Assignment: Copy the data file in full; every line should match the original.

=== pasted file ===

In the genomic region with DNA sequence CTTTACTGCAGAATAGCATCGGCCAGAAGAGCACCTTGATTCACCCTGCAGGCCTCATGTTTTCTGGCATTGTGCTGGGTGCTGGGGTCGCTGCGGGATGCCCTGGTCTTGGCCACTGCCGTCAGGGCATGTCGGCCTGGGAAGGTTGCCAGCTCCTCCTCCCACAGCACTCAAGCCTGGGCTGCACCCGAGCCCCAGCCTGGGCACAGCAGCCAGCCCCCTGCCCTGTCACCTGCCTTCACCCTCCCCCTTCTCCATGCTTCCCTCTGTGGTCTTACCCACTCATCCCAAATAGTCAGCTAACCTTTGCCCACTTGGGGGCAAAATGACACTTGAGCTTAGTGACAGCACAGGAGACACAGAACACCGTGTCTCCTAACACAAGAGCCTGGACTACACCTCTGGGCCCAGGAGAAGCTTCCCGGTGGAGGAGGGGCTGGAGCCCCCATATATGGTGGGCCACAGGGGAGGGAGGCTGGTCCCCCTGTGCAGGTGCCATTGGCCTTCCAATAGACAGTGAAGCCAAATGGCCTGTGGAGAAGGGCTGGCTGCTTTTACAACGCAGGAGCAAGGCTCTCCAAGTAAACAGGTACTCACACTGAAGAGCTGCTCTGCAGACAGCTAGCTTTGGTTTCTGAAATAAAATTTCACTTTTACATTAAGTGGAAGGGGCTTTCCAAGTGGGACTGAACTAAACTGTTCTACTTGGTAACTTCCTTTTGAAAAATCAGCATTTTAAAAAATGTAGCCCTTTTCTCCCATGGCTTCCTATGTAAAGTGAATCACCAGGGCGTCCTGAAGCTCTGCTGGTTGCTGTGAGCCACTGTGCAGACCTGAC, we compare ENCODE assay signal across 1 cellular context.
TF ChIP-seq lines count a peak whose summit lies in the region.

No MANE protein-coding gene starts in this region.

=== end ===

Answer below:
In the genomic region with DNA sequence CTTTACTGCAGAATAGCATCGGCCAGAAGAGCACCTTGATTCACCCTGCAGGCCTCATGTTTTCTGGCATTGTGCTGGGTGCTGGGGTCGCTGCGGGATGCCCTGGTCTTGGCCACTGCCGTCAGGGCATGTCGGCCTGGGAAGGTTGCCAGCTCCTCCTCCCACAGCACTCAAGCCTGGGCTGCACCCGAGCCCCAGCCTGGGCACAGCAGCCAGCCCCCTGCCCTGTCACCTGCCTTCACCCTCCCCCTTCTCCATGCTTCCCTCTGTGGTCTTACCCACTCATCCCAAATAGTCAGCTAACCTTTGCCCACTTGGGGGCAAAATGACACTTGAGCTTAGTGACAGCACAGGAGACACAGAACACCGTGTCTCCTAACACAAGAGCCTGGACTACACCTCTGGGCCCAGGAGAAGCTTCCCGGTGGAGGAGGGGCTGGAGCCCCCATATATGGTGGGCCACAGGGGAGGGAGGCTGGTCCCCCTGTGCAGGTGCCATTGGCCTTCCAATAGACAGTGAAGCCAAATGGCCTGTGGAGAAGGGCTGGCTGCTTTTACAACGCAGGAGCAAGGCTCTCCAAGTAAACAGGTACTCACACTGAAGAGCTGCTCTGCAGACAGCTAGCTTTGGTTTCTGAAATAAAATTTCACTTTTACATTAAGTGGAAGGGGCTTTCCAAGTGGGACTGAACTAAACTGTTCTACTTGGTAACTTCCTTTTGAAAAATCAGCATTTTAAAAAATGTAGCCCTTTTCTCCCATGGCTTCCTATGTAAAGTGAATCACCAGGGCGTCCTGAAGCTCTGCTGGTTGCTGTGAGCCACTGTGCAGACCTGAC, we compare ENCODE assay signal across 1 cellular context.
TF ChIP-seq lines count a peak whose summit lies in the region.

No MANE protein-coding gene starts in this region.